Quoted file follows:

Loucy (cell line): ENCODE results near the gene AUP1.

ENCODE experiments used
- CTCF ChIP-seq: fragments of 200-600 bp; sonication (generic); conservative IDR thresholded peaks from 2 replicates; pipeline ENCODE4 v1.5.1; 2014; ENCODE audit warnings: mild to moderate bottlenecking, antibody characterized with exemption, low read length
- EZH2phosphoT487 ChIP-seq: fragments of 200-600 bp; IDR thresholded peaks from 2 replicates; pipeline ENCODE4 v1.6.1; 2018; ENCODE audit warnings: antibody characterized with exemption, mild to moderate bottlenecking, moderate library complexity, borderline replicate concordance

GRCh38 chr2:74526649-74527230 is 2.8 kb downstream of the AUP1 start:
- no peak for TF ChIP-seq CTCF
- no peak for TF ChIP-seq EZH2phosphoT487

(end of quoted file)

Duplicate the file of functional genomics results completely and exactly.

Loucy (cell line): ENCODE results near the gene AUP1.

ENCODE experiments used
- CTCF ChIP-seq: fragments of 200-600 bp; sonication (generic); conservative IDR thresholded peaks from 2 replicates; pipeline ENCODE4 v1.5.1; 2014; ENCODE audit warnings: mild to moderate bottlenecking, antibody characterized with exemption, low read length
- EZH2phosphoT487 ChIP-seq: fragments of 200-600 bp; IDR thresholded peaks from 2 replicates; pipeline ENCODE4 v1.6.1; 2018; ENCODE audit warnings: antibody characterized with exemption, mild to moderate bottlenecking, moderate library complexity, borderline replicate concordance

GRCh38 chr2:74526649-74527230 is 2.8 kb downstream of the AUP1 start:
- no peak for TF ChIP-seq CTCF
- no peak for TF ChIP-seq EZH2phosphoT487